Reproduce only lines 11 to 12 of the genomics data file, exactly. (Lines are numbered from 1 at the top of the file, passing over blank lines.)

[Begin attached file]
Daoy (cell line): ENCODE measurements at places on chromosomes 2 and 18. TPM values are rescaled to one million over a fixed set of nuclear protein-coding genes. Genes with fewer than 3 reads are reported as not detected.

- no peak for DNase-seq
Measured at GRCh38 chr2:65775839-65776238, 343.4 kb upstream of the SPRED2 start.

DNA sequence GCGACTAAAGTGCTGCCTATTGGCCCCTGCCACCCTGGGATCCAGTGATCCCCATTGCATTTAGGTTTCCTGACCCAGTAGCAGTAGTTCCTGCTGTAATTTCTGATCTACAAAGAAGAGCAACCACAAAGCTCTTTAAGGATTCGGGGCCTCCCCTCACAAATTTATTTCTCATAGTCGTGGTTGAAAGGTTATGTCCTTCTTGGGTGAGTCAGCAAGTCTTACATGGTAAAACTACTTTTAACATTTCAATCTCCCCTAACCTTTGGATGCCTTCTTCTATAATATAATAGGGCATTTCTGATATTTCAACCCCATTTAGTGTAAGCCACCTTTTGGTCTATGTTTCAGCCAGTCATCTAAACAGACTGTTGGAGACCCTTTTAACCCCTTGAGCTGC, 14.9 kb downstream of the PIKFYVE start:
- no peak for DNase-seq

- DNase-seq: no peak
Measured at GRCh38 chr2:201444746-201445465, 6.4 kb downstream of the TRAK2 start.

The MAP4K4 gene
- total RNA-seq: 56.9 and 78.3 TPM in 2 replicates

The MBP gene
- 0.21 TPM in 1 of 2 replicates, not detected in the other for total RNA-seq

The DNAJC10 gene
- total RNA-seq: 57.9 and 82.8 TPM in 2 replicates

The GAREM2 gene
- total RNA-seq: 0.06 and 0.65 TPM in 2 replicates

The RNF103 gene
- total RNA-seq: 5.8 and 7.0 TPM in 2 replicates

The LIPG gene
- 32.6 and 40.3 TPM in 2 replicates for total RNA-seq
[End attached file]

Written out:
- 0.21 TPM in 1 of 2 replicates, not detected in the other for total RNA-seq

The DNAJC10 gene